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AT&T is disputing the Federal Communications Commission’s allegation that it may be violating net neutrality rules by exempting DirecTV from wireless Internet data caps.
AT&T purchased DirecTV in July 2015 and in September of this year started exempting DirecTV’s online streaming from the data caps. When other companies want to bypass data caps imposed on AT&T customers, they have to pay AT&T directly for an exemption.
The FCC has mostly allowed such zero-rating schemes to proceed, but this month the commission’s wireless telecommunications bureau told AT&T that it may be violating net neutrality rules and asked the carrier to respond to the concerns. AT&T argued yesterday in a letter to the FCC and an attached legal analysis that the data cap exemption benefits consumers and is not a violation.
The data cap exemption and an upcoming streaming service called DirecTV Now “are precisely the kind of pro-consumer challenges to cable that the Commission heralded in approving AT&T’s acquisition of DirecTV,” AT&T wrote. “DirecTV’s sponsorship of that content through Data Free TV allows DirecTV to better compete against the cable incumbents by ensuring that its subscribers receive the mobile video experience they increasingly demand in the most consumer-friendly manner possible.”
No one would allege a net neutrality violation if DirecTV “reimbursed its customers for the extra increments of data they buy from the ISP to stream the provider’s content,” AT&T also argued. “It should make no policy difference if, instead, the edge provider pays the ISP directly for the same increments of data, particularly if (as here) it pays a lower wholesale rate than retail consumers would pay per unit of actual consumption and passes along much of the savings to those consumers.
From a consumer’s perspective, either arrangement is simply a bundled discount.”
AT&T also addressed the FCC’s argument that the data cap exemptions put competitors at a disadvantage. While DirecTV technically pays AT&T for the privilege of bypassing data caps, the cost to DirecTV is equal to AT&T’s revenue from selling data cap exemptions, making it a wash, the FCC says. Meanwhile, the FCC argued that the rates AT&T charges other companies for data cap exemptions make it financially infeasible to compete against DirecTV Now, which will include more than 100 channels for $35 a month.
The amount AT&T charges other companies for data cap exemptions hasn’t been made public.
AT&T charges the same rate regardless of how much data is “sponsored,” without offering any volume discounts.
But AT&T said the price for data cap exemptions is “as low as the competitive wholesale rates that major wireless resellers pay AT&T for network capacity today when they commit to large purchase volumes.”
It’s unclear whether AT&T is actually violating net neutrality rules because the FCC’s rules don’t specifically ban any form of data cap exemptions.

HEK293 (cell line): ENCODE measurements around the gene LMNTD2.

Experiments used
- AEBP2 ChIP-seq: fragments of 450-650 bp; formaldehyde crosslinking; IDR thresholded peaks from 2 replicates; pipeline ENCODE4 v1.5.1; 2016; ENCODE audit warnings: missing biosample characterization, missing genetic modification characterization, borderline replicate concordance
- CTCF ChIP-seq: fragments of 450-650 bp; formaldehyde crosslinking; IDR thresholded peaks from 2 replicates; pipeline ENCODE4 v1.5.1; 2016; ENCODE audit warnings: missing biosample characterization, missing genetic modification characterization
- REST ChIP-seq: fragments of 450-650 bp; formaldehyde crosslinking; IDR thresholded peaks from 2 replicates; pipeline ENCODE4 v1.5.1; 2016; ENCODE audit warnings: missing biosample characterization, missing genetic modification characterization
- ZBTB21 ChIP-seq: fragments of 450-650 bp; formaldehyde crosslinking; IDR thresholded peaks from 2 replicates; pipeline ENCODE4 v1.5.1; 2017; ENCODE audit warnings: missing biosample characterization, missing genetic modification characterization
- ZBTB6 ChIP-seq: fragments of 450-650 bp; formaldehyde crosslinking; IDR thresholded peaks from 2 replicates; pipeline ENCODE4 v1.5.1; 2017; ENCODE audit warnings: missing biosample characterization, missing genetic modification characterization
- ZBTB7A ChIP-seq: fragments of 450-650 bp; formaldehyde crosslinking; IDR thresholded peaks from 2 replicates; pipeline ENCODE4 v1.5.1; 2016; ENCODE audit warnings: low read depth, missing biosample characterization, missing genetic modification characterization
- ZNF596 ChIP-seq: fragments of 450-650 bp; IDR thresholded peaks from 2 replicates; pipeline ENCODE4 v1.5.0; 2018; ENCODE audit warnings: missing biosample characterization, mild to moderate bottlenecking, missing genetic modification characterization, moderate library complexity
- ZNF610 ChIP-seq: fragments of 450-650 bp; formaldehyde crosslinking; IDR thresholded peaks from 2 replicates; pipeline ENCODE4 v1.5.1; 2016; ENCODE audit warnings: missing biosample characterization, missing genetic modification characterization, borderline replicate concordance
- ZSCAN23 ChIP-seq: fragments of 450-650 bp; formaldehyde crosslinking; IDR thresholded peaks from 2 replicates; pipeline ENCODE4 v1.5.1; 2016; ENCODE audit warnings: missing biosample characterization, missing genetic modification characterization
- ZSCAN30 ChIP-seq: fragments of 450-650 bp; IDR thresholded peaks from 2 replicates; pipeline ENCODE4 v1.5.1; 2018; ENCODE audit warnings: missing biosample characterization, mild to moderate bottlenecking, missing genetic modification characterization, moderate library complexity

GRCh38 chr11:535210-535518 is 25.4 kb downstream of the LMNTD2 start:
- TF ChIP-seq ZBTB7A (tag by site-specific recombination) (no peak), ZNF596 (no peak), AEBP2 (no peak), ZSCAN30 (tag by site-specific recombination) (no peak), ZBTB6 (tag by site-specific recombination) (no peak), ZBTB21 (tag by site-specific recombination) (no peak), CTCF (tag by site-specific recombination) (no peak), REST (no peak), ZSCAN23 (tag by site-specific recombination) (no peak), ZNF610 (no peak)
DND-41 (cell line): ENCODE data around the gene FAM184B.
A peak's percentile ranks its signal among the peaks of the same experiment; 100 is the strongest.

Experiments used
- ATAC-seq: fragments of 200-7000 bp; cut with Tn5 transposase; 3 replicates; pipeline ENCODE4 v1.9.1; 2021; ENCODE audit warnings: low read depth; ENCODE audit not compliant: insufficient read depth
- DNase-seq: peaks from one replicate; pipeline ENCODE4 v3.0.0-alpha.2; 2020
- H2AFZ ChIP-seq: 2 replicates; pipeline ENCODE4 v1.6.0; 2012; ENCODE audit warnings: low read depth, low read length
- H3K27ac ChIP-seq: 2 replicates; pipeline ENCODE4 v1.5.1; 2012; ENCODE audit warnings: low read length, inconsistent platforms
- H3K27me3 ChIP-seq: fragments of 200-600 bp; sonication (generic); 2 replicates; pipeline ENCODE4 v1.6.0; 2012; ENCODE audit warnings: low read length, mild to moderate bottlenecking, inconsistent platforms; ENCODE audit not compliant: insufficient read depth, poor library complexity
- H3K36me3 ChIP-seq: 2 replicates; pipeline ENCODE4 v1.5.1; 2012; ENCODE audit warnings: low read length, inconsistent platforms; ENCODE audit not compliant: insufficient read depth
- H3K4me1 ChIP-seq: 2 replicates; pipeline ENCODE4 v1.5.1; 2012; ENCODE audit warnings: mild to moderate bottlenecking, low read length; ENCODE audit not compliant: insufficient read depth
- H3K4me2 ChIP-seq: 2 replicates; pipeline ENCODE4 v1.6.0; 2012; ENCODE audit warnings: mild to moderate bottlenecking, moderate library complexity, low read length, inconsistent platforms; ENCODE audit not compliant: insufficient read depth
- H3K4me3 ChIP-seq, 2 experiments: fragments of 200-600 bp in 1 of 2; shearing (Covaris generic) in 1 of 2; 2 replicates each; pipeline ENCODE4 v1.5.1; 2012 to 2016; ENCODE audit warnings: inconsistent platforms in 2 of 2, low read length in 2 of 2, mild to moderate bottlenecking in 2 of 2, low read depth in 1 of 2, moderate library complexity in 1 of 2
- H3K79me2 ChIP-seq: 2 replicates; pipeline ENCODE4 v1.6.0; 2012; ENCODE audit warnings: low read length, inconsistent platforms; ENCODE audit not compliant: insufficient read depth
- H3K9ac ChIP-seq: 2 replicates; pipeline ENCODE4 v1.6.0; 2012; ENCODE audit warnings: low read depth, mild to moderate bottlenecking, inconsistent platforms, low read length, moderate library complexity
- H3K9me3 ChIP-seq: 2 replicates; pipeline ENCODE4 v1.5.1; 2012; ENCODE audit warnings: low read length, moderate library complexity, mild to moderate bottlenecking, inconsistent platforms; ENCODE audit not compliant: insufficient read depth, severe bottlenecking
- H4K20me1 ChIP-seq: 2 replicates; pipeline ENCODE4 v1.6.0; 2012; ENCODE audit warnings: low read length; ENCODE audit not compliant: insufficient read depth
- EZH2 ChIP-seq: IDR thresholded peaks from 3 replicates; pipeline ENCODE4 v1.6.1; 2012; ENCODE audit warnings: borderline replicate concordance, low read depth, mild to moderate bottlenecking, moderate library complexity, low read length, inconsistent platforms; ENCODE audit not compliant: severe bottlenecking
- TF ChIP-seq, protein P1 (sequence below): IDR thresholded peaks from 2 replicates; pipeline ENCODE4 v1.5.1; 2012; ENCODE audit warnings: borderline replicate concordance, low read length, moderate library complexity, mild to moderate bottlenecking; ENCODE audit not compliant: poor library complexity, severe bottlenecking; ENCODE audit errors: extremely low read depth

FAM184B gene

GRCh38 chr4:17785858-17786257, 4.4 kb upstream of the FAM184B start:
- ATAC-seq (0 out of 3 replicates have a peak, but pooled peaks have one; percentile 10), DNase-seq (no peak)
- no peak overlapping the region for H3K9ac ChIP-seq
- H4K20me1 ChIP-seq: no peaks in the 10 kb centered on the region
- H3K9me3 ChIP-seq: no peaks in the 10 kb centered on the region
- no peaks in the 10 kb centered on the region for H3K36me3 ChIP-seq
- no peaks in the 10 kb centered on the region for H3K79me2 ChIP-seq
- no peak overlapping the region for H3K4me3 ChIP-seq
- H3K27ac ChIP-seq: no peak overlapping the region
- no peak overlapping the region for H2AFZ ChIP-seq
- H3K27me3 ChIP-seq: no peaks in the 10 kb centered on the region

Instead, the FCC reserves the right to decide whether particular implementations of data cap exemptions are harmful to consumers or competitors.
And with the FCC about to shift from the control of Democrats to Republicans, who generally opposed the net neutrality rules, the commission might simply drop the matter.
AT&T said the FCC’s wireless telecommunications bureau is exceeding its “delegated authority” by making allegations about matters that “cannot be resolved under outstanding Commission precedents and guidelines.” AT&T also disputed the bureau’s contention that there is no “true cash cost” to AT&T when it zero-rates DirecTV video.
To the contrary, AT&T said it will have to upgrade its network to accommodate the increased usage from DirecTV users.
AT&T made one point that even net neutrality advocates would likely agree on—that the FCC has allowed sponsored data offerings to proliferate without issuing any clear guidelines.
The FCC called ISPs in for meetings on their zero-rating practices nearly a year ago but took no public action until sending its letter to AT&T this month.
“Finally, despite a mountain of filings on the issue, the Commission has issued no guidance on sponsored-data practices in the nearly two years since it released the Open Internet Order, even though, in the meantime, those practices have become an integral part of the competitive telecommunications landscape,” AT&T wrote. “The Bureau would act in flagrant disregard for the limits on its delegated authority if it now got out in front of the Commission, isolated one company’s sponsored-data practices for condemnation, and left intact the similar sponsored-data practices of that company’s chief competitors, including market leaders such as Verizon and Comcast.”
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